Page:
CCCIA marks 45 years with celebration
In the 45 years of its existence, the Cape Coral Construction Industry Association has had its ups and its downs – booms and recessions, and even the brink of dissolution, but the group is stronger than ever.
That was the tone Thursday as the CCCIA celebrated the milestone anniversary at the organization’s monthly dinner meeting at the Palmetto Pine Country Club.
Past presidents, Robert Greco, Annette Carrasquillo, Brian Gomer, David Mulicka and Darryl Aubuchon all reminisced about their fondest (and not so fondest) memories about the CCCIA.
While the size of the CCCIA has ebbed and flowed, its mission has always been the same.
“We have always been the advocate for the building industry. Our biggest accomplishment is that we’re the organization that is looking out for everyone,” said Executive Director Bill Johnson Jr.
Greco remembered being dragged to his first meeting in February 1976 at age 20. But after that, he was hooked for life, never missing a meeting for the next 15 years.
The highlight of that meeting, Greco recalled, was when Gary Spaniak presented the idea of building a house and raffling it off to benefit MDA.
“I never realized then what I get to experience over seeing what this organization was then to what it is now,” Grieco said, adding that many of the people who were there then are no longer with us. “If there was an issue or some need in the community, somebody always started a fundraising campaign on the spot.”
The CCCIA got started shortly after Cape Coral was incorporated in 1970. Greco said the first thing the city did was write ordinances, some of which nobody understood.
“We called it the big black book of no,” Grieco said. “There was a truck ordinance that you couldn’t park a pickup truck in front of your house. This really upset the contractors to the point where they got together to create a unified voice.”
The first CCCIA meeting was held in March 1971 at the VFW Hall. The first thing they did, Greco said, was to sue the city of Cape Coral.
But they also gave back, donating the labor in 1978 for the Chamber of Commerce building and the expansion of the Special Pops building, for example.
But the first few years were tough. With no cell phones or e-mails, the CCCIA formed a telephone committee to have people call members to let them know something special was coming up, which were important because it was the only time they would see each other. The CCCIA didn’t have its first paid employee until 1979, when Ginny Molano became executive secretary.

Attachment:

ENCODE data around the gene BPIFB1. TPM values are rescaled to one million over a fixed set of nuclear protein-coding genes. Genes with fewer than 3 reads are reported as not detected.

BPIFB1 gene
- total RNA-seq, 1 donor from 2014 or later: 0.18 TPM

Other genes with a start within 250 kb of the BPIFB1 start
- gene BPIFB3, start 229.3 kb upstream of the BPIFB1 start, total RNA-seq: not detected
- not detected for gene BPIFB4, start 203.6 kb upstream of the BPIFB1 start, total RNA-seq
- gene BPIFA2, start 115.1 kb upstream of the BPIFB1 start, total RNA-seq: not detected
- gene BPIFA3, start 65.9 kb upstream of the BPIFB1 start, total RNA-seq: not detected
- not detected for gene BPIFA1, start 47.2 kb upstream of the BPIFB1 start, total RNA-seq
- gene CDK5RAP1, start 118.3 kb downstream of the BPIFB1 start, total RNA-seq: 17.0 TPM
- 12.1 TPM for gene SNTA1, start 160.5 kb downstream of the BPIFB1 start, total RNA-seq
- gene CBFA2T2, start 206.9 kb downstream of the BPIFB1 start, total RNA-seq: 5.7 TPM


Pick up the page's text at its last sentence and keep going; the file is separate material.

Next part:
But as the computer age came along, the CCCIA looked like it would go the way of the cassette tape. Membership dropped, the charter members were gone, and by 1997 was one vote away from being disbanded, Greco said.
But then Gary Aubuchon became president and found a woman named Patty Schnell to become executive director, and things turned around.
“By 2001, we had more than 200 people. We have almost 300 members today. We had a lot of fun. It was more than business, it was fellowship,” Greco said. “Most of my friends today are those I met in the CCCIA.”
Carrasquillo attended her first meeting in 1982 at age 12. She said they CCCIA has always taken on issues with the city government, such as when the city wanted to have a moratorium on construction on Burnt Store Road in 2002, which the CCCIA helped get defeated.
“They believe in their clients’ rights, want to promote the city and make it a better place, but also want it to work together,” Carrasquillo said.
“I finished everything Annette started,” Gomer said about his presidency the following year.
Darryl Aubuchon became president in 2006, where he faced a tool theft crisis during the boom and personal issues that made him question whether he wanted to be president.
“Patti and Mike McCartney sat me down and she said she knew I was going through transition, but you need to do this. You will be happy you did,” Darryl Aubuchon said. “They were right.”
Two years later, Aubuchon lost $12 million in commercial contracts and was out of work. He called Lee County Sheriff Mike Scott, who helped him on the site theft issue, and got a job working for him, which he still does today.
State. Rep. Dane Eagle, who also spoke at the meeting about the legislative session, said 45 years is an impressive milestone.
“It shows the need of such an organization. It’s one of the most important associations we have and it’s always a pleasure to be around them,” Eagle said.
City Councilmember Marilyn Stout, a 34-year resident of Cape Coral, was among those marking the organization’s anniversary.
“It was great looking up and seeing all those past presidents and still see some of them tonight,” Stout said. “It’s a great organization. It’s on the level of the Chamber.”